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Seeking God at this place of New Clairvaux, we are a community of Cistercian monks living the Rule of Saint Benedict. We witness God's love for the world according to the Gospel of Jesus Christ by a life of prayer, labor, and sustainable stewardship of our resources in a simplicity and openness to the signs of the times. Our monastery welcomes all people in the spirit of hospitality, and engages others in collaborative relationships.

Br. Christopher shares on Happiness:  “Question: If happiness is missing from your life, with what can you replace it?

Father Paul Mark speaks on Transitions: “The world and its enticements are passing away but whoever does the will of God remains forever”, 1 John 2:17.  The phrase “passing away” in Latin is transitus.  In English we get the word transition, meaning a change or passage from one state to another.  I would like to offer a reflection then on life transitions.  

Father Placid comments on care of the sick in the monastery: “Chapter 36 of the Rule of St. Benedict concerns the care of sick brothers. Saint Benedict orients most of the chapter toward those will be responsible for their care; that is, the abbot, the infirmarian and the attendants who serve them directly. However, there is a key phrase in the chapter directed to the ailing brothers themselves that deserves to be well noticed: “Let the sick on their part bear in mind that they are served out of honor for God, and let them not by their excessive demands distress anyone who serves them.” The rest of the chapter then goes on to remind the others to serve the sick as they would Christ (Matthew 25).

Brother Christopher comments on the Hidden Life of Jesus: “According the chronology of the Gospel of Saint John, the public ministry of Jesus took up only 3 of His 33 years on earth, thus 90% of His time in the flesh was taken up by His hidden life.  For many years I thought, how much patience it must have taken for Jesus to wait for the call of the Father to begin His public ministry, how eager He must have been to get things started! Then on further reflection, I thought, No.  Jesus had already begun His saving ministry.  His mission from the Father was to undo the DISOBEDIENCE of Adam by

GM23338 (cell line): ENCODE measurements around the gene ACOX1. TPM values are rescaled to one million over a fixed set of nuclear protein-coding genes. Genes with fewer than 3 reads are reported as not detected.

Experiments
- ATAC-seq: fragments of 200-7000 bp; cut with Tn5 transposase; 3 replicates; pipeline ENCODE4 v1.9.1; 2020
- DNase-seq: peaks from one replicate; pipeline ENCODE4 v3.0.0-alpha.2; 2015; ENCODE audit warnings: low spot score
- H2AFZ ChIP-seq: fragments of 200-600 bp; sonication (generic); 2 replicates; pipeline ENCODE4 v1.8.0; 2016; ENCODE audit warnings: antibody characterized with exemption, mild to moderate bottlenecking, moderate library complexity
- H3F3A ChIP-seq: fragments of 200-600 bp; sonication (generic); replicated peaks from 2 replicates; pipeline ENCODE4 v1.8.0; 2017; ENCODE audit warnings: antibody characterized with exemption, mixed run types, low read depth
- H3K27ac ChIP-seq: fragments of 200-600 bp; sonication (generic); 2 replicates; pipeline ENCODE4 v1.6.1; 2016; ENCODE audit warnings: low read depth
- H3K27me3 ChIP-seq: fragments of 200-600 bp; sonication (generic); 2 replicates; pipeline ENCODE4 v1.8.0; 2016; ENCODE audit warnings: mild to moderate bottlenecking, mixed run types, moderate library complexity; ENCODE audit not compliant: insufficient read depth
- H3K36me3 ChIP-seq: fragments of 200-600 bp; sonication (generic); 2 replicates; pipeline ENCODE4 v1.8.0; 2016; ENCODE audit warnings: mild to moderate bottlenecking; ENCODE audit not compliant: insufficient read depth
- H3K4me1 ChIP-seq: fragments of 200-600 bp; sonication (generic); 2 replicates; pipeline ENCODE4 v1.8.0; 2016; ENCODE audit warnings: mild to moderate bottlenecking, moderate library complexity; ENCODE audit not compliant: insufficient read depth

Brother Christopher speaks on "Mighty Mercy":  I think that after “I love you”, the most beautiful words in any language are: “I’m sorry”.  “I’m Sorry” means: “I value you.  I hurt you, and because I value you so much I’m deeply sorry that you be harmed in anyway.  You are precious.”  “I’m Sorry” is healing.  When there is true reconciliation it restores relationships STRONGER than they were before.  One can say afterwards, “Now I know.  The relationship, our commitment to one another, has been tested and survived the trial.  I know my relationship with you is important to you, to have forg

Br. William shares on the Prayer of Jesus: "Jesus prayed with His disciples and all those followers around Him, as often as it is possible to be away from the crowd and in solitude. The prayer of Jesus in John’s gospel chapter 17, which is also part of the farewell discourses, is often known as “Jesus’ Priestly prayer."  Personally, I am always deeply touched by this chapter which has Jesus praying to the Father for his followers and for all humanity. It begins with “Father, the hour has come.

Br. Christopher comment on God's Will: One question almost every Christian faces is- "When making my life decisions, how can I know that I am doing God’s Will and not my own?"  Good question!  This is certainly one of the fears that can cause us to hesitate, delay and get stuck in making a committed decision about our future path in life.  

In this Year of St. Joseph, Fr. Placid explores St. Joseph in the medieval Cistercian tradition: "Saint Aelred of Rievaulx, was a 12-century Cistercian abbot who wrote sermons and treatises in the north of England. He uses Joseph as an example of a mature monk in several ways. midiveal Cistercian tradition: "Saint Aelred of Rievaulx, was a 12-century Cistercian abbot who wrote sermons and treatises in the north of England. He uses Joseph as an example of a mature monk in several ways. 

Fr. Paul Mark Schwan shares on the journey home: “A journey of a thousand miles begins with one step.  This ancient proverb served as my mantra as I made the arduous 4000-mile journey by car, from California to North Dakota, to spend a week with my aging parents, ages 97 and 94, respectively.  While it is our Trappist-Cistercian practice that our families visit us here at the monastery, when health issues and age prevent them visiting we go to visit them.

Br. Christopher shares on Trappist silence:  Although it is not as all pervasive as in the old days, silence is still a major value in Trappist monasteries.  Perhaps nothing is more counter cultural in our times, in which constant communication in the great virtue.  Some people fear silence, others consider it useless.  St. Benedict in his Rule tells us that the monk should cultivate silence at all times.  Recently I came across an old pamphlet by the Monks of New Clairvaux with some advice about how do so: